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Sources of Variation for Starch Gelatinization, Pasting, and Gelation Properties in Wheat

by Ming Zeng, Craig F. Morris, Ian L. Batey, Colin W. Wrigley
Cereal Chemistry ()

Abstract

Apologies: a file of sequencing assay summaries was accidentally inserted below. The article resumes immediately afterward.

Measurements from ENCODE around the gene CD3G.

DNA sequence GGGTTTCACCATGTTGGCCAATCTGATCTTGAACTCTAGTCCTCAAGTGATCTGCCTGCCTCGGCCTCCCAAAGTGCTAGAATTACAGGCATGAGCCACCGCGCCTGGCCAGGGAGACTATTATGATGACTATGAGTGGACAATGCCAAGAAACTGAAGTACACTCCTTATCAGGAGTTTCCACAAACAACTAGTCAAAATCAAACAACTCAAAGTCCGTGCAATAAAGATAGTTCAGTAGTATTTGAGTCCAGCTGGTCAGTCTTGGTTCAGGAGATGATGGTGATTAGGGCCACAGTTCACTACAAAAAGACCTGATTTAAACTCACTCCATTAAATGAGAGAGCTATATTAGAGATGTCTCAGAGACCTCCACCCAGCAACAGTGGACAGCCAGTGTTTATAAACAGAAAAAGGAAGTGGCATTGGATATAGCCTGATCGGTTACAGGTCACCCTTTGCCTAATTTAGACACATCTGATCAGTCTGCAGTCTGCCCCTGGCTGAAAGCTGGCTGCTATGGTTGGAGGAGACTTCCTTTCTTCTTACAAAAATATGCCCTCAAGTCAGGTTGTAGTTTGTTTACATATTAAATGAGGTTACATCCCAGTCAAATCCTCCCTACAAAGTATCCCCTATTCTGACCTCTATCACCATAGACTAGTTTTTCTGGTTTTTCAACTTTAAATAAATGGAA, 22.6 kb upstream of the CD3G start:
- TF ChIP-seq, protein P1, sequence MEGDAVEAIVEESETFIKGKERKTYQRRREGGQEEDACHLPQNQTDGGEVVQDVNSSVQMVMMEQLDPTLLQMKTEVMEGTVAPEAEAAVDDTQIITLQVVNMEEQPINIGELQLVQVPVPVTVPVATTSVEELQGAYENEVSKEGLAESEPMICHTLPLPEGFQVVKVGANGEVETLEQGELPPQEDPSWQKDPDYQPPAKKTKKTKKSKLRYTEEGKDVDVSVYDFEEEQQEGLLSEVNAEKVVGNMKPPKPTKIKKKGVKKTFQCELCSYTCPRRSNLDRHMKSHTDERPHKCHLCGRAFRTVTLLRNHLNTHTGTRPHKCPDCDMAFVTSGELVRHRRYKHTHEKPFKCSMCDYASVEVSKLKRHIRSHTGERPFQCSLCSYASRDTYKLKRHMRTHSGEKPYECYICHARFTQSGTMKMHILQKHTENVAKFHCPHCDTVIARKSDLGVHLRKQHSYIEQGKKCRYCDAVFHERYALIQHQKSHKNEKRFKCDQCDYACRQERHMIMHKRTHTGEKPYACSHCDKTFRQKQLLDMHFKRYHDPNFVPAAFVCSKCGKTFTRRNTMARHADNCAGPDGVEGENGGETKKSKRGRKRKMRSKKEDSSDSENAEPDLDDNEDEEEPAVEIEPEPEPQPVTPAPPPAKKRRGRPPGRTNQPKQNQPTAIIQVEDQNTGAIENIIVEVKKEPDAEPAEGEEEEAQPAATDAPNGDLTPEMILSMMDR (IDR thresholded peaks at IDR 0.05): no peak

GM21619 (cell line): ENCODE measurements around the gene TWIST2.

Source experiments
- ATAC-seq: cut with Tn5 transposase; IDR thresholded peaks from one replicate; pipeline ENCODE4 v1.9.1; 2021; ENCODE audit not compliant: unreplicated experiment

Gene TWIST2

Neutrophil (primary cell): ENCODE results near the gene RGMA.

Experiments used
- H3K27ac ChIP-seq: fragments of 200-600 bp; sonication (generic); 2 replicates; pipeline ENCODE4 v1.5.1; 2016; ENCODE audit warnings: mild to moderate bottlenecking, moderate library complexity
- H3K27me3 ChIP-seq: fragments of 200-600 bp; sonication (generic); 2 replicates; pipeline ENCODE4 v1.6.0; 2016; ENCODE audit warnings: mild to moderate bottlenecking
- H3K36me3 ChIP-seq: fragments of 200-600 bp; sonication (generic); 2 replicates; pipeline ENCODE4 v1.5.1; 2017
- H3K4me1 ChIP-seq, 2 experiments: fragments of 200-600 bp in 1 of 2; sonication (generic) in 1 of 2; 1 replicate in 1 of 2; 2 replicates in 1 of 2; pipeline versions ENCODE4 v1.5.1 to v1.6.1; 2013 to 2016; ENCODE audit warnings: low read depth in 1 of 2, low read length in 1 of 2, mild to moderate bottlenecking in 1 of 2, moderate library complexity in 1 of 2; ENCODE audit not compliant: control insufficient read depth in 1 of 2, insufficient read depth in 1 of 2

The starch of wheat (Triticum aestivum L.) flour affects food product quality due to the temperature-dependent interactions of starch with water during gelatinization, pasting, and gelation. The objective of this study was to determine the fundamental basis of variation in gelatinization, pasting, and gelation of prime starch derived from seven different wheat cultivars: Kanto 107, which is a partial waxy mutant line, and six near-isogenic lines (NILs) differing in hardness. Complete pasting curves with extended 16-min hold at 93°C were obtained using the Rapid Visco Analyser (RVA). Apparent amylose content ranged from 17.5 to 23.5%; total amylose content ranged from 22.8 to 28.2%. Starches exhibited significant variation in onset of gelatinization. However, none of the parameters measured consistently correlated with onset or other RVA curve parameters that preceded peak paste viscosity. Peak paste viscosity varied from 190 to 323 RVA units (RVU). Higher peak, greater breakdown, lower final viscosity, negative setback, and less total setback were associated with lower apparent and total amylose contents. Each 1% reduction in apparent or total amylose content corresponded to an increase in peak viscosity of about 22 and 25 RVU, respectively, at 12% starch concentration. Of the seven U.S. cultivars, the lower amylose cultivars Penawawa and Klasic were missing the granule-bound starch synthase (GBSS; ADPglucose starch glycosyl transferase, EC 2.4.4.21) protein associated with the Waxy gene locus on chromosome 4A (Wx-B1 locus). Kanto 107 was confirmed as missing both the 7A and 4A waxy proteins (Wx-A1 and Wx-B1 loci). The hardness NIL also were shown to be null at the 4A locus. Apparent and total amylose contents of prime starch generally corresponded well to the number of GBSS proteins; although the hardness NIL tended to have somewhat higher amylose contents than did the other GBSS 4A nulls. We concluded that reduced quantity of starch amylose due to decreased GBSS profoundly affects starch gelatinization, pasting, and gelation properties.

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